Dear Editor: Thanks for the interesting article on TiVo \["The TiVo Box Redefines Television Viewing," Feb. 3, p. 41\]. As you say, it is a consumer electronics success story, but let me tell you the two big reasons I won't ever have one of these things in my house. Incidentally, you touch on these very points in the article.
This is opening graph and this is opening graph. This is opening graph and this is opening graph and so is this. This is opening graph and this is opening graph. This is opening graph and this is opening graph and so.
TiVo could have built a handy little VCR-type box that allows you to record and playback TV, at will, forever after you buy it. Instead, TiVo linked its box to a kind of proprietary network that requires a monthly subscription fee to use the box. This is certainly a clever marketing plan. But do you really want to choose between having these guys in your pocket for the rest of your life or owning a worthless doorstop when you decide to stop paying the monthly fees?
Besides the cost, the other downside to the subscription is the ability of TiVo to monitor one's viewing. Now, I am not paranoid enough to care that this company monitors what I specifically watch on my TV. But I strongly object to paying a monthly fee for a service that seems specifically tailored to give the provider an opportunity to make more money from my statistics than it probably does on selling the box in the first place.
This sort of thing, while it is clever exploitation of technology, human nature, and the existing media "system," is just another example of the misuse of our technological skill for meaningless fluff at a time when the problems of our country and the world at large could use a bit more attention from our technical elite. Think of what could be accomplished if the energy and skill that went into TiVo, Aibo, and custom ring tones for cell phones (all of which, in my opinion, are useless fluff, pandering to a society hellbent on self-gratification at any cost) were spent on renewable energy, high-mileage autos, and equalizing opportunity for the lesser developed nations and peoples of the world. But then, I guess there is no quick profit and big IPO involved in solving those problems.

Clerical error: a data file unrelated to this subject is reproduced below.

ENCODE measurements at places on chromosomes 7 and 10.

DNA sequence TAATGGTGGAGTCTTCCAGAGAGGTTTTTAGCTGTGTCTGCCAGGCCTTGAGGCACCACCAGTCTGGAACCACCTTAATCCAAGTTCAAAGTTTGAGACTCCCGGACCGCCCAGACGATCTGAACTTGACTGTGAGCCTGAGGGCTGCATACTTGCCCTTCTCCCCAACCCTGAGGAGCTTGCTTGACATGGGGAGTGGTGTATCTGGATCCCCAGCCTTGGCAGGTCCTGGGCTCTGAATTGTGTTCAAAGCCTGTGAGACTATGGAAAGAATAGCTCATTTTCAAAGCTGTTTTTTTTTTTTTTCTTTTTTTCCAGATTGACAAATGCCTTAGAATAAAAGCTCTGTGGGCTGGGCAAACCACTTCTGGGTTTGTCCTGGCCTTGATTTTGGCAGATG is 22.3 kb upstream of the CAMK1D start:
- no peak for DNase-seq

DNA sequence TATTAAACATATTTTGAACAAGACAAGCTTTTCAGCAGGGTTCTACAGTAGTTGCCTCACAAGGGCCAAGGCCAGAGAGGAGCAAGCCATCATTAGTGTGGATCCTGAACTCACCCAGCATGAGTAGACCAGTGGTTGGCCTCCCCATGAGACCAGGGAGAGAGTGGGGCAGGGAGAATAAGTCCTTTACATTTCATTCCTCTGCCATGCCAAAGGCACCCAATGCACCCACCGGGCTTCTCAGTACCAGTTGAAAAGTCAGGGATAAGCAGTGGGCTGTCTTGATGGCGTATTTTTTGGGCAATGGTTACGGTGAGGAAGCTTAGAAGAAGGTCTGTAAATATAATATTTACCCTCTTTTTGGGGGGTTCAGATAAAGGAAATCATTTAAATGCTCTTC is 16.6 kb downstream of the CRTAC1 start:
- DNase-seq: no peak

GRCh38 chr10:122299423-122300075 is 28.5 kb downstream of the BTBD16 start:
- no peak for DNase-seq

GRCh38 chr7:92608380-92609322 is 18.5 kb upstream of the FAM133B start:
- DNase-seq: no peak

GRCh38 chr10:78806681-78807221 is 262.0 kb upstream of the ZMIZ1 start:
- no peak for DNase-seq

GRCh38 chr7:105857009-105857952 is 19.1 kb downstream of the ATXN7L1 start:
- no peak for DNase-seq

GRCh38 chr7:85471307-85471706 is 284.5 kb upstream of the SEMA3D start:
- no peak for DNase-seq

MARCONI DID NOT INVENT RADIO
Dear Editor: I just read your article on TiVo. I couldn't help but notice the line that reads, "Marconi, who invented radio." I am quite surprised that one of your Technology Editors would write this. Marconi is credited with the first transatlantic transmission of a radio signal. He did not invent it. This is similar to something I heard recently when someone credited Henry Ford with the invention of the automobile.
Roger Allan, Electronic Design: You're absolutely right. I'm guilty of repeating what has been incorrectly stated by numerous media sources.
Dear Editor: I take exception to a statement in David Morrison's Industry First, "Power Solution Takes On Next-Generation CPUs" \[Jan. 20, p. 37\]. That statement is: "Existing solutions for implementing multiphase converters accommodate two to four phases, yet they present difficulties when employing more phases. This limitation will become an issue in powering future generations of microprocessors, which may require synchronous buck converters with six or more phases to generate the CPU's core voltage."
This is simply not true. With its PolyPhase family, Linear Technology has been supplying its customers with up to 12-phase solutions since the late 1990s. These are not merely lab experiments for esoteric applications, but are fully functional designs that have gone into mass production.
There is a recognized growing demand for multiphase converters in today's marketplace. I contend that the existing multiphase controllers offered by Linear Technology, with their integrated MOSFET drivers, adequately meet these needs.